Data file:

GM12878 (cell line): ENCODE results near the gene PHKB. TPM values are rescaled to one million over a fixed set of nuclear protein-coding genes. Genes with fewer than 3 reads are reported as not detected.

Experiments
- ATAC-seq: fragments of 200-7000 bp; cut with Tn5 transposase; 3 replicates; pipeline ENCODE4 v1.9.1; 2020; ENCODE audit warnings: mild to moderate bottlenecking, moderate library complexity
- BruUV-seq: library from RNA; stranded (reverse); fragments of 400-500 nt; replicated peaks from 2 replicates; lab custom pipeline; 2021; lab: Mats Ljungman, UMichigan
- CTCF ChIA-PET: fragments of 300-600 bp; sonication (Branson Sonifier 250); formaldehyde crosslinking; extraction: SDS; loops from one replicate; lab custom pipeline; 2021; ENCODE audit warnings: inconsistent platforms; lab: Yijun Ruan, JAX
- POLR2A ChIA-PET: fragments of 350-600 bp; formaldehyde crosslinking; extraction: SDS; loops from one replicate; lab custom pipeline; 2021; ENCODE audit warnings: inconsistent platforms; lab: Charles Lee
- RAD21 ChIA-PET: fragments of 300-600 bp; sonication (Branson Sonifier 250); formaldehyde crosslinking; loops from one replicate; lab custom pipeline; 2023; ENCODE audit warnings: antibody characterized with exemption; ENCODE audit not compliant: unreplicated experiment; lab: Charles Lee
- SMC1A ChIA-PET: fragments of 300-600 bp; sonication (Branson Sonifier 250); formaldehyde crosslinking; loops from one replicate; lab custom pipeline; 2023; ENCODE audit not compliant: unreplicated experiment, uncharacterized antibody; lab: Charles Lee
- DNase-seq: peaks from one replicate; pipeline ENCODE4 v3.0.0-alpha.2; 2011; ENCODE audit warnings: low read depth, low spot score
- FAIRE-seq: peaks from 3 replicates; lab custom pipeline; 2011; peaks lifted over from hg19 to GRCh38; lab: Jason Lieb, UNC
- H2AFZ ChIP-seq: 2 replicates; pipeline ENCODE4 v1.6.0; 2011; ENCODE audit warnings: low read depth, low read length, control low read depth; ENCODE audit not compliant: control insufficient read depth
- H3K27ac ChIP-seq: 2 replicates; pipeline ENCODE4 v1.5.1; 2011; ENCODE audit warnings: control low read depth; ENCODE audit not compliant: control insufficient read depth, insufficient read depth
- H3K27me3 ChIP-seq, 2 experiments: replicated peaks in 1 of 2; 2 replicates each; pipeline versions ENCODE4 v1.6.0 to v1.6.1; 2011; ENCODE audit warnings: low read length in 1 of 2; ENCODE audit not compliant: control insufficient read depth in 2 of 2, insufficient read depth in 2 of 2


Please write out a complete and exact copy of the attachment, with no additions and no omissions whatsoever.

GM12878 (cell line): ENCODE results near the gene PHKB. TPM values are rescaled to one million over a fixed set of nuclear protein-coding genes. Genes with fewer than 3 reads are reported as not detected.

Experiments
- ATAC-seq: fragments of 200-7000 bp; cut with Tn5 transposase; 3 replicates; pipeline ENCODE4 v1.9.1; 2020; ENCODE audit warnings: mild to moderate bottlenecking, moderate library complexity
- BruUV-seq: library from RNA; stranded (reverse); fragments of 400-500 nt; replicated peaks from 2 replicates; lab custom pipeline; 2021; lab: Mats Ljungman, UMichigan
- CTCF ChIA-PET: fragments of 300-600 bp; sonication (Branson Sonifier 250); formaldehyde crosslinking; extraction: SDS; loops from one replicate; lab custom pipeline; 2021; ENCODE audit warnings: inconsistent platforms; lab: Yijun Ruan, JAX
- POLR2A ChIA-PET: fragments of 350-600 bp; formaldehyde crosslinking; extraction: SDS; loops from one replicate; lab custom pipeline; 2021; ENCODE audit warnings: inconsistent platforms; lab: Charles Lee
- RAD21 ChIA-PET: fragments of 300-600 bp; sonication (Branson Sonifier 250); formaldehyde crosslinking; loops from one replicate; lab custom pipeline; 2023; ENCODE audit warnings: antibody characterized with exemption; ENCODE audit not compliant: unreplicated experiment; lab: Charles Lee
- SMC1A ChIA-PET: fragments of 300-600 bp; sonication (Branson Sonifier 250); formaldehyde crosslinking; loops from one replicate; lab custom pipeline; 2023; ENCODE audit not compliant: unreplicated experiment, uncharacterized antibody; lab: Charles Lee
- DNase-seq: peaks from one replicate; pipeline ENCODE4 v3.0.0-alpha.2; 2011; ENCODE audit warnings: low read depth, low spot score
- FAIRE-seq: peaks from 3 replicates; lab custom pipeline; 2011; peaks lifted over from hg19 to GRCh38; lab: Jason Lieb, UNC
- H2AFZ ChIP-seq: 2 replicates; pipeline ENCODE4 v1.6.0; 2011; ENCODE audit warnings: low read depth, low read length, control low read depth; ENCODE audit not compliant: control insufficient read depth
- H3K27ac ChIP-seq: 2 replicates; pipeline ENCODE4 v1.5.1; 2011; ENCODE audit warnings: control low read depth; ENCODE audit not compliant: control insufficient read depth, insufficient read depth
- H3K27me3 ChIP-seq, 2 experiments: replicated peaks in 1 of 2; 2 replicates each; pipeline versions ENCODE4 v1.6.0 to v1.6.1; 2011; ENCODE audit warnings: low read length in 1 of 2; ENCODE audit not compliant: control insufficient read depth in 2 of 2, insufficient read depth in 2 of 2